Money for Nothing - by Eric Mitchell

Getting a seat at the grade I Kentucky Derby currently presented by Yum! Brands has always been tough, but getting tickets for the 2012 edition just got tougher, particularly on fans’ wallets.

Churchill Downs introduced a new policy last month requiring everyone applying for tickets online—now the only way to apply—to pay a $100 application fee. The fan then submits up to 10 different preferences for tickets ranging from $230 to $900 per seat, covering both the Kentucky Oaks and Derby days. If the fan gets tickets, then half the application fee is applied to the cost of the tickets and $50 is kept by Churchill Downs as an administrative fee. Here’s the rub: Should the fan not get tickets, Churchill Downs still keeps two Andrew Jacksons and an Alexander Hamilton.

That’s right. Fifty dollars just for the privilege of requesting and being denied Derby tickets.

Surely some other professional sports franchise has levied and justified a similarly excessive fee as a precedent for Churchill Downs’ attempt to sell this change as something besides a blatant money grab, right? Not exactly.

The New York Jets come the closest, having charged a $50 maintenance fee to the NFL franchise’s season ticket holders from 2003 through 2008, according to Jon Greenberg, executive editor of Team Marketing Report, a leading publisher of sports marketing and sponsorship information. However, the Jets have since dropped the tremendously unpopular fee. Other teams, such as the Chicago Cubs, are not charging more but are asking season ticket holders to part with their money sooner. When Cubs season ticket holders notify the team in October they are willing to commit to another year of woe, they used to have until mid-January to pay in full. Now ticket holders have to pay 10% of their ticket packages by Nov. 16.

Sports teams will continue finding new ways to wring money out of fans, but the Jets and Cubs don’t compare with Churchill Downs because their fans got something for their money. This year many Derby fans will get nothing but fleeced.

The track does have some logic behind its onerous fee. The goal is to eliminate the proliferation of tickets winding up in the hands of unscrupulous ticket brokers. In the past, brokers have hired homeless people to stand in line at the Louisville track to secure tickets. Then, when the process went solely online in 2010, many college students were in the brokers’ army, snapping up seats.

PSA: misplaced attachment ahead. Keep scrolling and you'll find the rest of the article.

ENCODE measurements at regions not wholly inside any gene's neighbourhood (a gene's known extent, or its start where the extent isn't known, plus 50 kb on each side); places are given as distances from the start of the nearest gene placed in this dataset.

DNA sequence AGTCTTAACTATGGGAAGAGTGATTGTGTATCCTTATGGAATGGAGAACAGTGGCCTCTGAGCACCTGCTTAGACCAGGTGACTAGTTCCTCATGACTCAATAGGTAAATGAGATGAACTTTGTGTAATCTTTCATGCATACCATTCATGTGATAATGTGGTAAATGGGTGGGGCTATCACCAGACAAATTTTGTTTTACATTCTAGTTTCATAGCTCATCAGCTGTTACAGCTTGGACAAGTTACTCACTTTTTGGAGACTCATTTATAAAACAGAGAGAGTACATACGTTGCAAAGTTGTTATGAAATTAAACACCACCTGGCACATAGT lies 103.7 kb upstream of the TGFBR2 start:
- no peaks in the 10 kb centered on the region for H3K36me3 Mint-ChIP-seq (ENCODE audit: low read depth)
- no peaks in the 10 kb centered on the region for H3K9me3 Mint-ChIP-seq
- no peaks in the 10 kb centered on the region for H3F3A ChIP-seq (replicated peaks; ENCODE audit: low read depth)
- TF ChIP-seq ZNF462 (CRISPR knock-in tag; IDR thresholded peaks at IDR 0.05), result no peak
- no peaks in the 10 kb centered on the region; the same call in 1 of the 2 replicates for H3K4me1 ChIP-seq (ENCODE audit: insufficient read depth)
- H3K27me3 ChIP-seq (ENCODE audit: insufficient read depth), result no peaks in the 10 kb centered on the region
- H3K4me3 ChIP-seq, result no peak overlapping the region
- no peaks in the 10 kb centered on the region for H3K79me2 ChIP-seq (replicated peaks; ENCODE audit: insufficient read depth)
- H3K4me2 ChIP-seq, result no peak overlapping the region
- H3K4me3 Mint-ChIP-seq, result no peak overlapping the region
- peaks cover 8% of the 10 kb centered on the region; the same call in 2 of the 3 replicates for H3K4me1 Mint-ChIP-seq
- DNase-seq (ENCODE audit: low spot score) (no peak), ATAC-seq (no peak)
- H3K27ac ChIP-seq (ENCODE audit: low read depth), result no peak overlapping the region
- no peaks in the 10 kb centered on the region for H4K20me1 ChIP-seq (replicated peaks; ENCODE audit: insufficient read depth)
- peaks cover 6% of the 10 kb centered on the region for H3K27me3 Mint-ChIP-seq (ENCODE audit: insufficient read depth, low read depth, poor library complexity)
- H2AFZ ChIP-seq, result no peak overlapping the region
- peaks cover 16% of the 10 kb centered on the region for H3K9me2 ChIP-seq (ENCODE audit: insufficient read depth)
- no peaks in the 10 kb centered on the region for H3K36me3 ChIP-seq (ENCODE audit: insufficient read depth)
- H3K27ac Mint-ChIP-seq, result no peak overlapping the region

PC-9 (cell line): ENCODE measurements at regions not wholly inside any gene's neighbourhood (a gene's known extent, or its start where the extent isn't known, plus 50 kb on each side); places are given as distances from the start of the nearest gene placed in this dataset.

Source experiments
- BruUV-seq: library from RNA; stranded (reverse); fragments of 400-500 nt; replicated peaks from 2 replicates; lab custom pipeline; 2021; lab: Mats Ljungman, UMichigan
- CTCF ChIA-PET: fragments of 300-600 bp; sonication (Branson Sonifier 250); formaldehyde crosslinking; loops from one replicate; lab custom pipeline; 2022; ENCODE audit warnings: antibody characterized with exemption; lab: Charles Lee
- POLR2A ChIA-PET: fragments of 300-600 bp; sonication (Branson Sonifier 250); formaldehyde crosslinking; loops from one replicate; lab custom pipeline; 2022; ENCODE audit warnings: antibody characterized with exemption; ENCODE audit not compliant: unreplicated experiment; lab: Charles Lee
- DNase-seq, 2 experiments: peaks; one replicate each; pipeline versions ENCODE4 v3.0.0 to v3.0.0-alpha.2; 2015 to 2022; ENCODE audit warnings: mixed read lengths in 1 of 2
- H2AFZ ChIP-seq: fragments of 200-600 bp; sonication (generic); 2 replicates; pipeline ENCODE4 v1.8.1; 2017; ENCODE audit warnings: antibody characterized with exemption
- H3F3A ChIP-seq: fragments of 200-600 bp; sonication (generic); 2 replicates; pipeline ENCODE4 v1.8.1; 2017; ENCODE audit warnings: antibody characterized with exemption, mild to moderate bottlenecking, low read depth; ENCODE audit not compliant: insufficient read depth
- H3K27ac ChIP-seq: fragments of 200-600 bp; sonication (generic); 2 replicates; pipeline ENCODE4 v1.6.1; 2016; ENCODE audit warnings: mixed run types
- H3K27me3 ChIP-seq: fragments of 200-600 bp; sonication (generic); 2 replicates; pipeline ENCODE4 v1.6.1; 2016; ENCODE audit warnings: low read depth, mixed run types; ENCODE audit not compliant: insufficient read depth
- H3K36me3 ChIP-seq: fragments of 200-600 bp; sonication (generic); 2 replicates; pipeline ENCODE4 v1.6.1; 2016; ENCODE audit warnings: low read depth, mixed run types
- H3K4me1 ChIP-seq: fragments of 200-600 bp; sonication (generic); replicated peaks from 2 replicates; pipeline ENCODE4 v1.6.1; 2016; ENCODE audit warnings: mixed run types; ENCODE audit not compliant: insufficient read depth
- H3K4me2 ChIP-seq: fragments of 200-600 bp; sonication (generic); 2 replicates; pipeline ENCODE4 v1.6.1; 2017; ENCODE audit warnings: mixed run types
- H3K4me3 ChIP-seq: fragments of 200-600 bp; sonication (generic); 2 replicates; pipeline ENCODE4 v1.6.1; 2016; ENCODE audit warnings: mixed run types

“When we went back through the purchases, you would see 15-20 people with tickets all going to the same address,” said Darren Rogers, Churchill Downs senior director of communications. “People need to understand it is a three-month process going through the requests. We have charges associated with every transaction and it is a cumbersome process.”

Besides adding the fee, Rogers said the track will strictly enforce a maximum of six tickets-per-household. So if Joe Smith is working for a broker at 123 Maple Lane, then he’ll get his six tickets and all others who applied using the 123 Maple Lane address will have their names tossed out.

“I think this will put more tickets into the hands of fans,” Rogers said. “We really feel for the customer who in the past has been sold a duplicate ticket that has already been voided when they arrive at the track or a counterfeit ticket.”

There is a group with guaranteed seats for Derby and Oaks days. It includes people who paid $3,000 to $60,000 for a personal seat license at the Louisville racetrack, season box holders, sponsors, certain VIPs, and the horsemen associated with these premier races. After that, the remaining tickets are made available through only two outlets—Churchill Downs or its partner Quint Events, based in North Carolina. As of right now, no tickets are available, Rogers said, and yet several online sites are advertising 2012 Derby tickets., for example, on Oct. 8 showed available tickets ranging in price from $54 in the grandstand to a seat on Millionaires Row for $125,500.

Churchill Downs deserves credit for improving the process, but it could have done so without the $50 fee, which will hurt more fans than it will discourage inventive brokers. Also, horse racing needs as many fans as possible. Let’s not give people another reason to abandon the sport by taking their money and giving them nothing in return. At least when it happens at the betting windows, fans are being entertained at a live event and at least have an opportunity to make money.

Rogers said the market will ultimately decide the fate of Churchill Downs’ new policy. So racing fans, exercise your right as consumers and speak up.

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